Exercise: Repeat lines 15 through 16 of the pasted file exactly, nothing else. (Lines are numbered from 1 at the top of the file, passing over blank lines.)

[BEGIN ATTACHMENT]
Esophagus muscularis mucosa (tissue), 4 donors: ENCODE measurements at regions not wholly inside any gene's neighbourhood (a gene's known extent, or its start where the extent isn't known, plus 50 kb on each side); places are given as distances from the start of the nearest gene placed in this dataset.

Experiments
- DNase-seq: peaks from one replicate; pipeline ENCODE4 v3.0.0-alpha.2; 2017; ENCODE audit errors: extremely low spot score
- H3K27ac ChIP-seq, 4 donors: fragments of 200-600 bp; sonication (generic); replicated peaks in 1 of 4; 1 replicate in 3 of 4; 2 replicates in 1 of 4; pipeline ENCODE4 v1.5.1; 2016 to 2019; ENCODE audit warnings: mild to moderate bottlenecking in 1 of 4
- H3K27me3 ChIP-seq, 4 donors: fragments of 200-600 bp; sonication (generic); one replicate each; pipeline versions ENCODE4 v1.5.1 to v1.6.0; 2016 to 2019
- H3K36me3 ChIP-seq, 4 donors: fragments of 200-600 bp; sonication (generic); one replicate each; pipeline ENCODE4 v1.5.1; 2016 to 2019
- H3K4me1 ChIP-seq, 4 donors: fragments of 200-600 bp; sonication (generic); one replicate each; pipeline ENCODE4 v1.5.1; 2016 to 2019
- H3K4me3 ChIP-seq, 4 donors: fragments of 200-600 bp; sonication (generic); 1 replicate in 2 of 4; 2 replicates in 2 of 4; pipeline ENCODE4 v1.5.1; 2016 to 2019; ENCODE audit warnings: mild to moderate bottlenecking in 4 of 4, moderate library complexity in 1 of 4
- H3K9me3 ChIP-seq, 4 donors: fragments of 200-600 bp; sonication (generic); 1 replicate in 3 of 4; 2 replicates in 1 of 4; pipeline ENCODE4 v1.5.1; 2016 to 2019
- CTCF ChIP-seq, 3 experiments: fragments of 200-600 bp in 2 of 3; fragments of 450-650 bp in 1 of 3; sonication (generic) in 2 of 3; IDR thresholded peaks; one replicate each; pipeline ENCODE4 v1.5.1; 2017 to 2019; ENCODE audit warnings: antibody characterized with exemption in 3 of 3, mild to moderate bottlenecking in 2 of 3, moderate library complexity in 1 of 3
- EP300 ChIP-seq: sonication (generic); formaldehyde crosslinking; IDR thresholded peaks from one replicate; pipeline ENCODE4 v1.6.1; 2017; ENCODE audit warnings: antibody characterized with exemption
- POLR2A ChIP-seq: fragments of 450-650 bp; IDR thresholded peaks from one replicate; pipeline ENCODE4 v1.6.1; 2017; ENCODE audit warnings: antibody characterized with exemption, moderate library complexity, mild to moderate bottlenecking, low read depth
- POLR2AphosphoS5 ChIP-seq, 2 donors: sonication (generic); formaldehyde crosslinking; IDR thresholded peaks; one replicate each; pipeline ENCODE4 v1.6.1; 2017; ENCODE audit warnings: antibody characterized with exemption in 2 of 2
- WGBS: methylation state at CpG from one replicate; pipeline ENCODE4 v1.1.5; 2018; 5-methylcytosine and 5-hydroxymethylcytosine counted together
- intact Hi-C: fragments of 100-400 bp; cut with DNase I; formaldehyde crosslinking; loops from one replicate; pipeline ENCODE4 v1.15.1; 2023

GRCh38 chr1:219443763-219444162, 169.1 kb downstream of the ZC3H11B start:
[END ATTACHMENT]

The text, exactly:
- intact Hi-C: fragments of 100-400 bp; cut with DNase I; formaldehyde crosslinking; loops from one replicate; pipeline ENCODE4 v1.15.1; 2023

GRCh38 chr1:219443763-219444162, 169.1 kb downstream of the ZC3H11B start: